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The presidential inauguration didn’t always occur on Jan. 20

By Tara Bailey

-Did you Know-

→ Did you know the first inauguration of George Washington took place on April 30, 1789? Thereafter, all subsequent inaugurations from 1793 to 1933, were held on March 4th.

This date was idyllic for election officials to gather election returns and for the newly elected candidates to travel to the capital. With technological advances in transportation, the March 4th date seemed far fetched. Traveling to the capital is no longer a multi-day event. From Pittsburgh, it is only a 4-hour drive, 60-minute flight, or a 6-hour bus ride.

It was not until the 20th Amendment that the U.S. Constitution mandated the specific scheduling of presidential and congressional terms. By 1933, traveling the country was more efficient and congress shortened the lengthy transition period.

→ Did you know tradition dictates the inauguration rather than the constitution? The only requirement is the timing at which oath of office is taken. The president-elect can take the oath anywhere on Jan. 20 at noon — from the privacy of his or her home, on the Gateway Clipper, or even at Primanti Bros. in the Strip District.

Traditionally, the president-elect and the incumbent president arrive at the White House, then proceed to the inaugural grounds at the capitol.

→ Did you know there have only been three incumbent presidents in history who’ve refused to accompany the president-elect? They are John Adams, John Quincy Adams and Andrew Johnson.

→ Did you know the vice-president-elect is sworn into office before the president on inauguration day? The vice-president-elect will step forward on the inaugural platform and repeat the oath of office.

Baffling inquiring minds, the U.S. Constitution specifies the oath required by the President but not for the second in command. It only states the vice president and other government officers should take an oath upholding the Constitution. It does not give a guideline of what the oath should say. Presently, vice presidents, senators and representatives repeat the oath previous officials read since 1884. “I do solemnly swear (or affirm) that I will support and defend the Constitution of the United States against all enemies, foreign and domestic; that I will bear true faith and allegiance to the same; that I take this obligation freely, without any mental reservation or purpose of evasion; and that I will well and faithfully discharge the duties of the office on which I am about to enter: so help me, God.”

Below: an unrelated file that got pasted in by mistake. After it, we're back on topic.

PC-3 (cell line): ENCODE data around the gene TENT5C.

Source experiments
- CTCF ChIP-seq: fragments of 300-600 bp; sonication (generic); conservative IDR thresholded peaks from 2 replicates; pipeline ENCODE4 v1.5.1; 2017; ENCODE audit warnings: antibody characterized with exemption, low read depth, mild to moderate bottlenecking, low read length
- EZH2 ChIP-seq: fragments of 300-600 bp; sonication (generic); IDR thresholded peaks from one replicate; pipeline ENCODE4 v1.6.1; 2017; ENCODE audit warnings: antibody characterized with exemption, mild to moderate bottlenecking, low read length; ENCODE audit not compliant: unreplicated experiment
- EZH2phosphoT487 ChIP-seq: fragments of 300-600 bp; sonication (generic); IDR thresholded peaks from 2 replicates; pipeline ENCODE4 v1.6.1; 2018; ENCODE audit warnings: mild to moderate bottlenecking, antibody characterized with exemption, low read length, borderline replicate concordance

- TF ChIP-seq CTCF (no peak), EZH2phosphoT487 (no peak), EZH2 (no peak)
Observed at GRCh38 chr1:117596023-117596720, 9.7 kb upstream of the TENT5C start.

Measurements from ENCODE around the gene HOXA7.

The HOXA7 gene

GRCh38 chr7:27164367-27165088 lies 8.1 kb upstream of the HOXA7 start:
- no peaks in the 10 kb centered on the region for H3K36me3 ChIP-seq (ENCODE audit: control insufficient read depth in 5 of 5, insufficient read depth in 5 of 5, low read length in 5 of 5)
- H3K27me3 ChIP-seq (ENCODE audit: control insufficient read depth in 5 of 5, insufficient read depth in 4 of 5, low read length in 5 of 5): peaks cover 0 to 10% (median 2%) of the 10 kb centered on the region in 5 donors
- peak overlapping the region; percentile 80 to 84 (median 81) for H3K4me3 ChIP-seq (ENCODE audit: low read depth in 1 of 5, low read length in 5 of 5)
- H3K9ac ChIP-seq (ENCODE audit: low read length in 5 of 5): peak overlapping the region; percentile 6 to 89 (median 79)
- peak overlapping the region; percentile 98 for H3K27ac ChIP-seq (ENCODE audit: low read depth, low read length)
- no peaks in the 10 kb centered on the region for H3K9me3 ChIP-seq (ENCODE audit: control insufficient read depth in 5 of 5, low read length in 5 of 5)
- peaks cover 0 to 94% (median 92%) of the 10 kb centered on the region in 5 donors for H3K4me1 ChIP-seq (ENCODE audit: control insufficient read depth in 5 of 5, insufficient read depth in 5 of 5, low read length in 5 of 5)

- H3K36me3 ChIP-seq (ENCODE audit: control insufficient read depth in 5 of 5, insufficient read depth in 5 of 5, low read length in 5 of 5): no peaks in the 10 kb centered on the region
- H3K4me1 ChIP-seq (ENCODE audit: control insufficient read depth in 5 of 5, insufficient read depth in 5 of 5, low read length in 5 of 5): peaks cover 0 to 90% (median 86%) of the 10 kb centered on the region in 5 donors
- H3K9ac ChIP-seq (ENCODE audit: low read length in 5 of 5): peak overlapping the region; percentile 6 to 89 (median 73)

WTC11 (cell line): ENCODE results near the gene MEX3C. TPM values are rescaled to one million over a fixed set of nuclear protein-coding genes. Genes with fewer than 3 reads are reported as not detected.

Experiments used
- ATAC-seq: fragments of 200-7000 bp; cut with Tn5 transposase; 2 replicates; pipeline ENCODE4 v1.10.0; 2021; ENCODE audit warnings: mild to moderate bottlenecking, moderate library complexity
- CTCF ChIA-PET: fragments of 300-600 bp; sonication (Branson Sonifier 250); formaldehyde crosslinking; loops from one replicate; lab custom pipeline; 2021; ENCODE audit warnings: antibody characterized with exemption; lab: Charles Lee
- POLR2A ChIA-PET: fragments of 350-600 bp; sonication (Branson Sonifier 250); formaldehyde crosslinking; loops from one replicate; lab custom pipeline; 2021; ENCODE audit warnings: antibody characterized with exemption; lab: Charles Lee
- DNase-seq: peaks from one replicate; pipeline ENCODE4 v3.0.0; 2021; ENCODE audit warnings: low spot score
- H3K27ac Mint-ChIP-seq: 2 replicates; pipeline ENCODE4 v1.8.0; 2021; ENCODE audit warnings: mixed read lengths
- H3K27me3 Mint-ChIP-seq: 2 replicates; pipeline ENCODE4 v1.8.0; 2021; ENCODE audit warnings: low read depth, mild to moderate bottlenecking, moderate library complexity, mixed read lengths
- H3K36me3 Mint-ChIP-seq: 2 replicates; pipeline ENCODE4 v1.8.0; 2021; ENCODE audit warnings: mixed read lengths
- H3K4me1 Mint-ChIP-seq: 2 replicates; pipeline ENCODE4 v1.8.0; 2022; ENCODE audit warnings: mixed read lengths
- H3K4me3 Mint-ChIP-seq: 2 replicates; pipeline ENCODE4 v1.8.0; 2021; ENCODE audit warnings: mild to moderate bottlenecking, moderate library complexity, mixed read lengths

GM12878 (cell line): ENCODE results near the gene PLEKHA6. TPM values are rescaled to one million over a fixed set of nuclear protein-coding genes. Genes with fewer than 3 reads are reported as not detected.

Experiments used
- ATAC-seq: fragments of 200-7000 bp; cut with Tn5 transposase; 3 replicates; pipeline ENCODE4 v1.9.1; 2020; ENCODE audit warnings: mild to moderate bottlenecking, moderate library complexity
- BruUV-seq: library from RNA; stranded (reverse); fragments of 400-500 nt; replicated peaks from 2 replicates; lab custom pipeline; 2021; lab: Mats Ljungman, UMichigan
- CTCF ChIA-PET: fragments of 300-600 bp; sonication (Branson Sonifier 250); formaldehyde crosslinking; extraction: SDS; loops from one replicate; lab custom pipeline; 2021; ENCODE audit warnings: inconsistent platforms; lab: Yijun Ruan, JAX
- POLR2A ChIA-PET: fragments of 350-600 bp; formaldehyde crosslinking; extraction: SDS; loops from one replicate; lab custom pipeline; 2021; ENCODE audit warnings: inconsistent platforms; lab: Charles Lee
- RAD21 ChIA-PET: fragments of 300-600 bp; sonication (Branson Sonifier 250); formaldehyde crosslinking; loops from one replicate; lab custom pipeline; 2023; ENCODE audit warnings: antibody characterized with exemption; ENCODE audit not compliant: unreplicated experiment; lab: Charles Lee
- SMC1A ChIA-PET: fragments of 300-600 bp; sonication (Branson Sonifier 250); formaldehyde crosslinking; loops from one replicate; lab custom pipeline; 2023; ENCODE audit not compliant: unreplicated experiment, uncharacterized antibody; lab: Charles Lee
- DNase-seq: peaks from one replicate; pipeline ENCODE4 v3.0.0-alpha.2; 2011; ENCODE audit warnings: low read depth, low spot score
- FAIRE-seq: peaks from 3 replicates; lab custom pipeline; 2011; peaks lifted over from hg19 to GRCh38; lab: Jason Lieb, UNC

Along with dignitaries, members of congress, and former presidents, attendance for the inauguration is open to the public. Citizens from all over the country travel far and wide to witness the historical moment.

Describing the significance of the occasion in Pittsburghese would be, “It’s going to be slippy and cole-dat-dare but yinz wanna see a new president swarrin’ in.” Translation, “It’s going to be slippery and cold outside, but people want to see a new president being sworn in.”

In the history of crowd size for the National Mall, there have only been two presidents with populous numbers. In 2009, President Barack Obama had 1.8 million people, and in 2013, 1 million. President Bill Clinton’s first inauguration had 800,000 spectators.

Because of the COVID-19 pandemic, President-Elect Joe Biden will not host a convivial inauguration for the masses. The festivities this year will be virtual.

→ Did you know the inaugural address is the speech given at the ceremony which informs the people of their intentions as the nation’s leader?

George Washington started this in 1789. Following in the footsteps of Washington, every president since then expressed their vision and goals for America while setting the tone for the incoming administration.

Often presidents use the time to persuade or for reunification. In 1865, Abraham Lincoln addressed a divided nation not with happiness but with hope for reconciling differences. “We are not enemies, but friends. We must not be enemies. Though passion may have strained, it must not break our bonds of affection.”

We can apply Lincoln’s sentiment in today’s political climate and serve as an inspiration for President-Elect Biden.

Historians widely reiterate other prominent passages from presidents. Franklin D. Roosevelt’s 1933 inaugural assertion, “The only thing we have to fear is fear itself,” echoed the fear and panic felt by the people of the Great Depression. John F. Kennedy challenged Americans in 1961 with his proclamation, “Ask not what your country can do for you, ask what you can do for your country.”

→ Did you know the 2021 inaugural theme is, “Our Determined Democracy: Forging a More Perfect Union”? It will include traditional elements of the inaugural day such as interfaith national prayer service, poetry readings, congressional luncheons, parades down Pennsylvania Avenue and the inaugural ball.



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